On 4 Feb. 1942, Helga was admitted to the former Alsterdorf Asylum (Alsterdorfer Anstalten; today Evangelische Stiftung Alsterdorf). During the time that Helga Dietz lived in the Alsterdorf Asylum, some 18 months, only two short reports were prepared about her development. According to these, she was "a tall, scraggy child in a poor state of nutrition,” that she was only able to walk and stand with support, knew her name and age, and that she had lived in Gross Borstel. In the picture book, she was able to name almost all objects, was friendly and approachable, already had quite a good vocabulary, but stuttered a bit. Her experience-based knowledge and life savvy was not appropriate for her age.
Helga’s mother visited her child in the Alsterdorf Asylum. Helga was denied home leave because she had chickenpox at the time. Further wartime events put a stop to the worried mother’s irregular visits. On 1 Aug. 1943, she wrote to Sister Martha in the Alsterdorf Asylum, "Unfortunately, we have been forced to flee Hamburg again. Our home is no longer a home. On Thursday, by a long detour, we ended once more at the grandparents’, where we will probably stay again. How is Helgali? Dear Sister Martha, please write to me how Helga is doing. The worries are so great now. My father-in-law also lost everything in [illegible, note by the author], I don’t know whether he is still alive. Our father is in Russia at the front. It’s so hard for me to find out anything from here. How cruel everything is. However, we are so powerless and have to wait. Hopefully, everything will end better than we think with the war. Marianne is happy that she can be with Grandma and Grandpa again. Dear Sister Martha, give Helgali my warmest regards and tell her to eat well, then Mutti will be back soon. Best regards” (signature of the mother).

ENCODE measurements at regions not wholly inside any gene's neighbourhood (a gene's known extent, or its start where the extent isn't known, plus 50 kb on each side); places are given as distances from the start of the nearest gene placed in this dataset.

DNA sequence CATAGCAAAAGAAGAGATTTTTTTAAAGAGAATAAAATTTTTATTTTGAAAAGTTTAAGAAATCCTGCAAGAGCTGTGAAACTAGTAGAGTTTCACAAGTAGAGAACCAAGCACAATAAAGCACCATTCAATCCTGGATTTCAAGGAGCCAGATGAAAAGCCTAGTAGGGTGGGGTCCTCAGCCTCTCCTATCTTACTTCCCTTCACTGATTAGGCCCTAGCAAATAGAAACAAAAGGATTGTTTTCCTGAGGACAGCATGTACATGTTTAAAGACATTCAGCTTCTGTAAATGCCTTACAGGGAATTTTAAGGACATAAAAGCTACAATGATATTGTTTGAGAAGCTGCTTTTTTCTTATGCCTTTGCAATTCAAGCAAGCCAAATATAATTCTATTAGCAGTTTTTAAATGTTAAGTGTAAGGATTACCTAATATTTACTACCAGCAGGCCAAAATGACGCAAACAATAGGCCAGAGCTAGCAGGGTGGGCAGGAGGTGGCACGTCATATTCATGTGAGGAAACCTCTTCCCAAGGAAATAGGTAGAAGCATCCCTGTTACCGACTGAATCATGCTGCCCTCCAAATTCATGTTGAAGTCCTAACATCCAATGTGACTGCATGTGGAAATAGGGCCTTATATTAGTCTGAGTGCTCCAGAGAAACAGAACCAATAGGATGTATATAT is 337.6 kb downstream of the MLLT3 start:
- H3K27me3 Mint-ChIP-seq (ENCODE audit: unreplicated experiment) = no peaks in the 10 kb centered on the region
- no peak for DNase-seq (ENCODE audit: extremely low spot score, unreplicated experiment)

Because the Alsterdorf Asylum had suffered damage during the heavy Allied air raids on Hamburg at the end of July/beginning of Aug. 1943 ("Operation Gomorrah”), the director of the institution, Pastor Friedrich Lensch, asked the public health authorities for permission to transfer 750 patients, allegedly to make room for wounded and bomb-damaged persons. With four transports between 7 and 16 August, a total of 468 girls and women, boys and men were transferred to the "Eichberg State Sanatorium and Nursing Home” ("Landes-Heil- und Pflegeanstalt Eichberg”) in the Rheingau, to the Kalmenhof near Idstein in the Rheingau, to the "sanatorium and nursing home” in Mainkofen ("Heil- und Pflegeanstalt Mainkofen”) near Passau, and to the "Vienna Municipal Wagner von Jauregg-Heil- und Pflegeanstalt,” a "sanatorium and nursing home” ("Am Steinhof”). The transport of 228 girls and women to Vienna on 16 Aug. 1943 included Helga Dietz.